In addition, both sides told us that they had no idea what exactly Pelosi and Mnuchin had privately agreed to, which made it hard to strike a deal. The level of distrust in Mnuchin among Republicans is hard to overstate. Republicans in the White House, House and Senate think he’s a sellout, and believe he’ll do anything to get a deal — even if it means rolling over on some long-held GOP orthodoxy. Republicans involved in the talks said he has already agreed to more than $1.9 trillion in spending — including a new $60 billion rental assistance program. And they are concerned he will cave to Pelosi on a big state-and-local-funding package, as well.

Count down begins on the 48 hours to see what becomes of these talks.

Illinois Vaccine Distribution Process
Illinois will independently verify the safety of any COVID-19 vaccine before allowing it to be distributed in the state, even as the need grows with a spike in cases, Governor Pritzker said today.

Like California and some other states, Illinois has established a public/private group that will review any vaccine approved by the federal government, with an eye toward assuring it’s safe before it’s given to patients, the governor said. Pritzker didn’t say who will be on his review team but promised the results of any review will be made public. “We’re independently trying to look at it and ensure that whatever is distributed in the state will be safe.”

Pritzker, who has repeatedly attacked President Donald Trump’s handling of the pandemic, made it clear he does not trust the Trump-headed federal government to put safety ahead of politics.

The U.S. Food & Drug Administration and other federal units “have been thoroughly politicized,” Pritzker said. “President Trump has been pushing for a date certain by which a vaccine would be distributed, but that’s just not how it works. . .. Safety first.”

In addition to the vaccine, the Governor announced the state has received from the federal government the first shipment of a rapid antigen test made here in Illinois by Abbott Labs. The state got 170,000 tests and expects 3 million.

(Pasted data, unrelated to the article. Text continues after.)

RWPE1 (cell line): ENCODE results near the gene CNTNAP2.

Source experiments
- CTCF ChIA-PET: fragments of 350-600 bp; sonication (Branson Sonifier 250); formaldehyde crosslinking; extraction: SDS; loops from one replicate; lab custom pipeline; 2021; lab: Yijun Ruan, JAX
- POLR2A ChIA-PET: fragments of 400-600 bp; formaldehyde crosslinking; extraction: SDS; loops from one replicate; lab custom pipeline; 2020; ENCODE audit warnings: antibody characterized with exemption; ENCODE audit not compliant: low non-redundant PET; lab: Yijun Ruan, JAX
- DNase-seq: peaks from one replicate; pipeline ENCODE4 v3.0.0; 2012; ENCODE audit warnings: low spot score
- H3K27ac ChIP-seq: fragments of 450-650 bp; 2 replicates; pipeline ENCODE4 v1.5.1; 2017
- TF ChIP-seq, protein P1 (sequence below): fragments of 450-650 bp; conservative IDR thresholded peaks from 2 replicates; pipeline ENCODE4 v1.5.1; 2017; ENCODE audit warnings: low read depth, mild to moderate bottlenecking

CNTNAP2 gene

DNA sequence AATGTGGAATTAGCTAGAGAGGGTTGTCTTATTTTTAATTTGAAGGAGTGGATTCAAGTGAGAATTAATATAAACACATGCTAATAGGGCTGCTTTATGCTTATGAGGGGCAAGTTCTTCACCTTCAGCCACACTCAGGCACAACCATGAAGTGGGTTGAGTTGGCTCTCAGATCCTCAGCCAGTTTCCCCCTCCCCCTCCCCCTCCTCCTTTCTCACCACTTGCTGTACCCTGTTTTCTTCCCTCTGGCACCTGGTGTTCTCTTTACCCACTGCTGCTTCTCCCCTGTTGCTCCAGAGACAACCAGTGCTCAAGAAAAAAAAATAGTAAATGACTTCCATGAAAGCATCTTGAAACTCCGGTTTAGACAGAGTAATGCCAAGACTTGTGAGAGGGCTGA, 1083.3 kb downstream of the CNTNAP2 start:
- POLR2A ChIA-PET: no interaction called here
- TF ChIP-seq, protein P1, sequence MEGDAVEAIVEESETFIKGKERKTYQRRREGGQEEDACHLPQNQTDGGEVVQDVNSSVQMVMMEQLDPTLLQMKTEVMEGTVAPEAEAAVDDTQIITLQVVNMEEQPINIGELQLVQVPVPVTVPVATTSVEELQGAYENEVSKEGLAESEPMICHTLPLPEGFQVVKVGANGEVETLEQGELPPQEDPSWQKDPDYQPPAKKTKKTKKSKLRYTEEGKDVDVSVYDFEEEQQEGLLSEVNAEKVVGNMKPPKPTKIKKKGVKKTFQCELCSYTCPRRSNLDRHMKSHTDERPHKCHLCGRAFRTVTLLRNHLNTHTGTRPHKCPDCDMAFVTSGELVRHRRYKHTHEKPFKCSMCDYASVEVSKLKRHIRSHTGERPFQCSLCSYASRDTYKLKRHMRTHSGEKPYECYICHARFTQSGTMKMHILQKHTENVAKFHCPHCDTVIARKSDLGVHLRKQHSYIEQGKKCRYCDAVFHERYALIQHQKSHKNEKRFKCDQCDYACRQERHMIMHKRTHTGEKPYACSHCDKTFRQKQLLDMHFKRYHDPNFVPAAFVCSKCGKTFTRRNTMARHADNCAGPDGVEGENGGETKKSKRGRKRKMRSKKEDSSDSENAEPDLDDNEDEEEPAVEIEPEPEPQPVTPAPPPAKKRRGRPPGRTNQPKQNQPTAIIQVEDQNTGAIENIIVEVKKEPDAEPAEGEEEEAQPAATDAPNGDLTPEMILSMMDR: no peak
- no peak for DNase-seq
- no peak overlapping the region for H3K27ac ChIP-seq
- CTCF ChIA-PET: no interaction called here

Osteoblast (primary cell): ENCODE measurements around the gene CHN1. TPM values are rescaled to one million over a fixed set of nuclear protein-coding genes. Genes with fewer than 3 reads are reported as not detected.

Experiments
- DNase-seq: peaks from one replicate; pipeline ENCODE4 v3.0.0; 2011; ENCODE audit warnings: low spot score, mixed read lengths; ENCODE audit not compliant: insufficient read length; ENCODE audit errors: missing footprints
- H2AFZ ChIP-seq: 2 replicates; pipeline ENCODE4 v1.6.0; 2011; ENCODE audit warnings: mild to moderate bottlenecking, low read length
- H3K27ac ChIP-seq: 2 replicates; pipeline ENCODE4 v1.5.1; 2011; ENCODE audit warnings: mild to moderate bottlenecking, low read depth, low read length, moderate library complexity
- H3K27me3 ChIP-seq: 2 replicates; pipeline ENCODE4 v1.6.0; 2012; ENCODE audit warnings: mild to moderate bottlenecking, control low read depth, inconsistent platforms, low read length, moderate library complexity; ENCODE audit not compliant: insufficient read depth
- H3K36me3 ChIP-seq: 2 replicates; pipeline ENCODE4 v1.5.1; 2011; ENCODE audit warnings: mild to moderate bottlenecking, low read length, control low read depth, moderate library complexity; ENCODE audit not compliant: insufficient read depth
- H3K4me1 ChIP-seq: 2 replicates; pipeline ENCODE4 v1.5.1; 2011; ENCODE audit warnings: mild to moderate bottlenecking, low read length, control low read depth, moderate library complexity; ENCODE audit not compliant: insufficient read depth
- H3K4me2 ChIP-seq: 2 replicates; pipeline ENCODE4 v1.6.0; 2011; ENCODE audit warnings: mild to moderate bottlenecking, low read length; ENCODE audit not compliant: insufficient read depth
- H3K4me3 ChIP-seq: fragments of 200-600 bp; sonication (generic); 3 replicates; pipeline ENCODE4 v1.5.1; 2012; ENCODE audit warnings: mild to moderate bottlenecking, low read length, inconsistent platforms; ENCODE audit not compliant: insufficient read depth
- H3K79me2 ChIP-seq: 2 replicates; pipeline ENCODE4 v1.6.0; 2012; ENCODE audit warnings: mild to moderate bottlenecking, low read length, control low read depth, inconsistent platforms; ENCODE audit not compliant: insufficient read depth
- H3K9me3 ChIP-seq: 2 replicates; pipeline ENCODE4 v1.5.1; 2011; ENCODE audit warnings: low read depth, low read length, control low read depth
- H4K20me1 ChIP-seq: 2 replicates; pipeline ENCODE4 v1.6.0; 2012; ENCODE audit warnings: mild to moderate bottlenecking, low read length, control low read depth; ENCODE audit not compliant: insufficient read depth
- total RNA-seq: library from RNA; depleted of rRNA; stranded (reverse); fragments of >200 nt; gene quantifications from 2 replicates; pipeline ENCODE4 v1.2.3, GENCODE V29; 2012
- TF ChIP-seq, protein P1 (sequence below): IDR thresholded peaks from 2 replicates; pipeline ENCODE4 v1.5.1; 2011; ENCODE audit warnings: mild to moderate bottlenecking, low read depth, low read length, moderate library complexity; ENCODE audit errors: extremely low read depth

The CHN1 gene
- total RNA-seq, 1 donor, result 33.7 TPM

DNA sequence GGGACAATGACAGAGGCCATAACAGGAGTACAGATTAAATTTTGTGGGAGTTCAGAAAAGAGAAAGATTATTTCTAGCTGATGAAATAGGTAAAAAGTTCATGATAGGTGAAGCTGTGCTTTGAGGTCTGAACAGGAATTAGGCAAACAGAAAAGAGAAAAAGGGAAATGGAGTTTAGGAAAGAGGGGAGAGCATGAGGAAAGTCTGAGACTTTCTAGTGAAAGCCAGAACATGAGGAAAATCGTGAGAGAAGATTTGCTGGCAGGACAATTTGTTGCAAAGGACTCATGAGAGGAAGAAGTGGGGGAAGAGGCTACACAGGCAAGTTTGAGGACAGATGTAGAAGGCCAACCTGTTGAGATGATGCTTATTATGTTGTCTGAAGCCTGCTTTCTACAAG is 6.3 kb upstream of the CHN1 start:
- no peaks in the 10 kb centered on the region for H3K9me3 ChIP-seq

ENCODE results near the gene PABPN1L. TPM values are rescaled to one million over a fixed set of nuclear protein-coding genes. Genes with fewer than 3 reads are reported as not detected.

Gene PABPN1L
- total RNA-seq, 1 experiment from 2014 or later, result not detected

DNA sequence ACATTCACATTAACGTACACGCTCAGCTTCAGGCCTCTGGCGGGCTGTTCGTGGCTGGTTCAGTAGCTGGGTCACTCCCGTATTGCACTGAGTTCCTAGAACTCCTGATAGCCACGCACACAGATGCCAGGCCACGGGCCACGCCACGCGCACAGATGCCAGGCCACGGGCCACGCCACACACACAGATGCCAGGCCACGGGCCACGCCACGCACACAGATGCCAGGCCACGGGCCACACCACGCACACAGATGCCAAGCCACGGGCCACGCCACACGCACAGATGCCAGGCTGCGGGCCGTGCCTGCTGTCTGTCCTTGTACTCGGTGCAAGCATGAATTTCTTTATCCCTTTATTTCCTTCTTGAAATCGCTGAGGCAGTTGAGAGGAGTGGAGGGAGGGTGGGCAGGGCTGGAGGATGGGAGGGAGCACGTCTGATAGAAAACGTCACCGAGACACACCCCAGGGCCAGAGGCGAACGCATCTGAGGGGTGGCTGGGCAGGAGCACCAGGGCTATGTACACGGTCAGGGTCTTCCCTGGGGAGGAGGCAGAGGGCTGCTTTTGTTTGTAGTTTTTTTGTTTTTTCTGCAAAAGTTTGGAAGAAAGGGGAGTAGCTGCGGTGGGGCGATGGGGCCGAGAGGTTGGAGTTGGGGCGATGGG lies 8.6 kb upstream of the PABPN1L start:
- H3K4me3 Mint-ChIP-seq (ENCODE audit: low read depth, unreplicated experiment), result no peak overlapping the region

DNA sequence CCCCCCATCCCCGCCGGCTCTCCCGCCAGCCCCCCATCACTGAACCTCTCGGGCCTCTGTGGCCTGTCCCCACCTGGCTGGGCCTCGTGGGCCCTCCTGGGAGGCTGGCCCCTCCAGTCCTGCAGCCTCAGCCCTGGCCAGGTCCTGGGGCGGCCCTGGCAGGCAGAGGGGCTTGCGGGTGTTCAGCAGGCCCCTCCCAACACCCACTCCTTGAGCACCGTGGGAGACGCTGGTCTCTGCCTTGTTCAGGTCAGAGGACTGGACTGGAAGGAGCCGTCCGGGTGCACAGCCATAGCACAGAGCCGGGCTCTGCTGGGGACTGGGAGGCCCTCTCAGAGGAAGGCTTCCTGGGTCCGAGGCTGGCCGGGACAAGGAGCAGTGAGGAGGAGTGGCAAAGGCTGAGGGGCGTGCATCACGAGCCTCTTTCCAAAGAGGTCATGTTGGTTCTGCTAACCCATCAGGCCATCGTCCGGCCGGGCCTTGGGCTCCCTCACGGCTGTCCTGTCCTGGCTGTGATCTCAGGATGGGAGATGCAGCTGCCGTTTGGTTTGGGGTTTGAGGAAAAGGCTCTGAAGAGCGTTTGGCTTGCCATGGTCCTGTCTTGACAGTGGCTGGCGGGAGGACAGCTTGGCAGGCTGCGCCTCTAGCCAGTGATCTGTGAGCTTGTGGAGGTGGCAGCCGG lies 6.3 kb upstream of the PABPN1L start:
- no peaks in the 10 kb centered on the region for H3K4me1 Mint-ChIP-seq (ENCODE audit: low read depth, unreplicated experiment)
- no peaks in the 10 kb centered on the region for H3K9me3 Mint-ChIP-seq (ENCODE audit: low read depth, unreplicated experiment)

The test and any approved vaccine will be distributed first to high-risk groups, including medical personnel, nursing homes, first responders and the elderly.

The Small Business Development Center (SBDC) at JJC is offering assistance for existing businesses during these times.

21 Topics in 21 Minutes for 2021 Growth
In less than 30 minutes, the SBDC will help you prioritize key 2021 business plans whether it is for your people, your product, your marketing, your sales, your money, or the impact of this crisis. In this short, one-on-one exercise, we will help you determine up to three of the biggest opportunities for growth in the year ahead. We will offer no-cost tools to develop your strategy for success in those areas. Email us at and we will send you a link for registration.

Will County Small Business Assistance Round 2
Will County has reopened an expanded version of the Small Business Assistance Grant (CARES) Program.  Beginning today, small businesses, if located within Will County; with less than fifty (50) full time employees, and less than $50 million in annual gross revenues are eligible to receive up to $15,000.  Applications in English and Spanish are now available on the county website:
*The application deadline to apply for these funds is November 16, 2020.

Candidates Forum
Don’t forget to join us TOMORROW, Thursday the 22nd of October. The Chamber will host a Candidates forum with 12 invited. The following offices have been invited – US Congress District 11, Illinois Senate Dist. 43, Illinois Senate Dist. 49, Illinois House Dist. 37, Illinois House Dist. 97, and Will County Executive. More information and to register for this virtual conference at 3:00 pm, visit this link:

Stay well,

Joliet Region Chamber of Commerce & Industry Staff and Board of Directors

Mike Paone
Vice President – Government Affairs
Joliet Region Chamber of Commerce & Industry
815.727.5371 main
815.727.5373 direct